Frontiers of Flight Museum

The Frontiers of Flight Museum is located on the grounds of Dallas’s Love Field. It has a very nice collection, including a few things I had not seen before. So here are some photos from a visit:


The museum


Huey on a stick


T-33 jet trainer, the two-seat version of the P-80 Shooting Star


Inside the museum


Apollo 7 Command Module


T-38 Talon jet trainer. What a sweet-looking bird…


Sopwith Pup


Laser 200 aerobatics plane. I love this paintjob.


Lear Fan 2100


China from the Hindenburg


Curtiss Jenny


V-173 Flying Pancake


Pitts S-2B aerobatic plane


Experimental XQM-93A





8 thoughts on “Frontiers of Flight Museum

  1. Wow. Some real rarities. I thought Air&Space had that Flapjack prototype. The LearFan is really cool, too.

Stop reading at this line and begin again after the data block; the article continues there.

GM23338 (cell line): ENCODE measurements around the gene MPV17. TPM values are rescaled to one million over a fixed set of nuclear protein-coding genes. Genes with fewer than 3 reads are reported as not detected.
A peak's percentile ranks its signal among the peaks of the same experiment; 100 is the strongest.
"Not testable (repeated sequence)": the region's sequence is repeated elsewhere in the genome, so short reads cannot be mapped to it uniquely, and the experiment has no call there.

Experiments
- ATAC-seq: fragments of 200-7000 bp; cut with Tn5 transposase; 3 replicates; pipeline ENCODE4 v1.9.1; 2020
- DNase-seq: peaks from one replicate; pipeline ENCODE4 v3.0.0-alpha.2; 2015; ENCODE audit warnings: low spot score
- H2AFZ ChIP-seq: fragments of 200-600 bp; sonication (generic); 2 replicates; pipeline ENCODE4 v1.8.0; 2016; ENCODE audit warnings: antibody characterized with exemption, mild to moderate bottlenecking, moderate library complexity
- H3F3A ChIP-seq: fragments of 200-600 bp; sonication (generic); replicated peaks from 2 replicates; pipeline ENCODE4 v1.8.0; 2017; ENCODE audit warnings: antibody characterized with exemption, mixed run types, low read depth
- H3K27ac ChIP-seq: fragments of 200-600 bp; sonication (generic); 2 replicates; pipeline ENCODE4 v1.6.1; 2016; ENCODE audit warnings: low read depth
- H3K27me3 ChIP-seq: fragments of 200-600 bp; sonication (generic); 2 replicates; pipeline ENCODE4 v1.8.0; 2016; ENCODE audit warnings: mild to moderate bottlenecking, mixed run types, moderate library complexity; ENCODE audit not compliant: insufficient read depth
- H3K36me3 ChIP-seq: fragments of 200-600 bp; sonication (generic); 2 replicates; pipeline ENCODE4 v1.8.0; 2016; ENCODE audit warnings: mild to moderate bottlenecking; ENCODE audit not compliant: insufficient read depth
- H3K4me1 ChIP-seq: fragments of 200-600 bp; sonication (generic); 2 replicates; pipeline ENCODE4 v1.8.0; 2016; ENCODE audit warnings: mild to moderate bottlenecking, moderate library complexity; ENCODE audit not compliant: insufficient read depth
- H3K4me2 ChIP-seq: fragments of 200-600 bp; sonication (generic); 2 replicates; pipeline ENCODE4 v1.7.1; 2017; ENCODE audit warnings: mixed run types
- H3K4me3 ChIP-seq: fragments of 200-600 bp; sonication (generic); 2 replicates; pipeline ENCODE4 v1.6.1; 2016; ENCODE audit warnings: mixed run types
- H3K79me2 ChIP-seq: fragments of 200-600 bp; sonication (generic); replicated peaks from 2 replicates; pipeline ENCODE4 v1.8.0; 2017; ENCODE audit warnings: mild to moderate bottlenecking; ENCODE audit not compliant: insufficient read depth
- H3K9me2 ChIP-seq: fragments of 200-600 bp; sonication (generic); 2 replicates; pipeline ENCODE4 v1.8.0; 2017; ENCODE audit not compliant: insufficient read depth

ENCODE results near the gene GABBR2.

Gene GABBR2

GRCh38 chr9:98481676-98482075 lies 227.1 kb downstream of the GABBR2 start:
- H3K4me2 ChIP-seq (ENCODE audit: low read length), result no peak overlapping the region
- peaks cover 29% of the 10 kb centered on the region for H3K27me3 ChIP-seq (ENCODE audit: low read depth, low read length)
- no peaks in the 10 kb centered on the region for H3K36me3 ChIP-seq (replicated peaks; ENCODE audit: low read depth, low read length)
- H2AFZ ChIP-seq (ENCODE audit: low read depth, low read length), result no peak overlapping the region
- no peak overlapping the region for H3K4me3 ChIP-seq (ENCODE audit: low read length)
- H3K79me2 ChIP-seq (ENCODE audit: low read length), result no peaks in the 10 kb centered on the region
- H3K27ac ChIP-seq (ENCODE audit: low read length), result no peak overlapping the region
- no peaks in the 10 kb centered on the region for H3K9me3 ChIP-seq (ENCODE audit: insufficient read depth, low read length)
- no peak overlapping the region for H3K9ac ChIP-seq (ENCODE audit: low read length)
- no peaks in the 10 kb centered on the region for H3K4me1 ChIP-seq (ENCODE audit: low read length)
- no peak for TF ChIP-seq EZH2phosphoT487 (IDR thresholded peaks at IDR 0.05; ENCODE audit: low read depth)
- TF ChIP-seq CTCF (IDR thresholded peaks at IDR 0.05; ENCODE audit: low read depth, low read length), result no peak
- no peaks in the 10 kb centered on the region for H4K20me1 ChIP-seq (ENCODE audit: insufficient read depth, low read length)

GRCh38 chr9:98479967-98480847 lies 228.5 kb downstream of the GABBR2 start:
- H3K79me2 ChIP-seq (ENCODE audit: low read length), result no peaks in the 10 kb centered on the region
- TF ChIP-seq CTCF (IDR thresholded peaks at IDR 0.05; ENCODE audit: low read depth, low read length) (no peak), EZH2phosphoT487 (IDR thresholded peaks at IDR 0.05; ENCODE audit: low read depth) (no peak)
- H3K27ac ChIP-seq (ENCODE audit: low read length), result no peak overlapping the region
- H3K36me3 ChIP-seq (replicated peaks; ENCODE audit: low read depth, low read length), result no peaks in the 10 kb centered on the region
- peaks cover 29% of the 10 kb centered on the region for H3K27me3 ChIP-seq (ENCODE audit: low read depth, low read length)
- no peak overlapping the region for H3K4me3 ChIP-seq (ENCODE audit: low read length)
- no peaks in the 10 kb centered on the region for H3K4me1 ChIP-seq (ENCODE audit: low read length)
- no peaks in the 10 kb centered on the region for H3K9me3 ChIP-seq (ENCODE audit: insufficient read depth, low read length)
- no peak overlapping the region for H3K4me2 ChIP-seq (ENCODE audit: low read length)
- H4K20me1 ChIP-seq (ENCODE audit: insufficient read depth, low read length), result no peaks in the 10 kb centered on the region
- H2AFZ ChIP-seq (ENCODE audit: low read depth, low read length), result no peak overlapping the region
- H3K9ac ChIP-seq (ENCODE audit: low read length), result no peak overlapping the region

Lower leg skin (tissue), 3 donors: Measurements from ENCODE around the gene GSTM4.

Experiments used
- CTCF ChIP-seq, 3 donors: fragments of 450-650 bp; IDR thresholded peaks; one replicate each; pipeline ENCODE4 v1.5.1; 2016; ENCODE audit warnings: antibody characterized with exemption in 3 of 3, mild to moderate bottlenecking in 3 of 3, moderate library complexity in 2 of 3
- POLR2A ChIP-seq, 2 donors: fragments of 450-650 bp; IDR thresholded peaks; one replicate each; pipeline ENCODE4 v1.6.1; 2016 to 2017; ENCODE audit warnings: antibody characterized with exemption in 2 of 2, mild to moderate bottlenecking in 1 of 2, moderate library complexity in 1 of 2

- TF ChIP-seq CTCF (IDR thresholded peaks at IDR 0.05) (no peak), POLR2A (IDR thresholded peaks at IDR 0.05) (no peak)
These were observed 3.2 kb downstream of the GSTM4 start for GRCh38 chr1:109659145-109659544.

2. The T-38 always makes my list of “the five best-looking airplanes ever”. Of course, there are probably 20 airplanes in my list of “five best-looking airplanes ever”.

  3. I saw the Thunderbirds in 1981, when they were flying Talons. Tragically, several of them were killed just a couple months later when the lead pilot had an elevator malfunction (istr), and the rest of the formation followed him into the Nevada desert floor. The AF suspended the whole demo team program awhile, then returned with new guidelines. I think that’s also when they changed to F16’s…might be misremembering that by a year, though.

    Yeah, the T38 is really a sleek aircraft. You know there are a few in civvy hands, right? ;>)

  4. Wow — what monsters. Close formation in “flying bricks” must’ve been nuts. By the time I first saw them (there used to be a big annual airshow here at the former Donaldson AFB, now an av-intensive industrial park, and the two big demo teams would alternate years), they were in A4’s.

    Trying to remember: didn’t the Thunderbirds also fly F-4’s? And, briefly, F-105’s?

    This conversation is bringing more weirdness to mind. istr reading that, at some point, the two solo Blue Angels pilots flew the F7U Cutlass.

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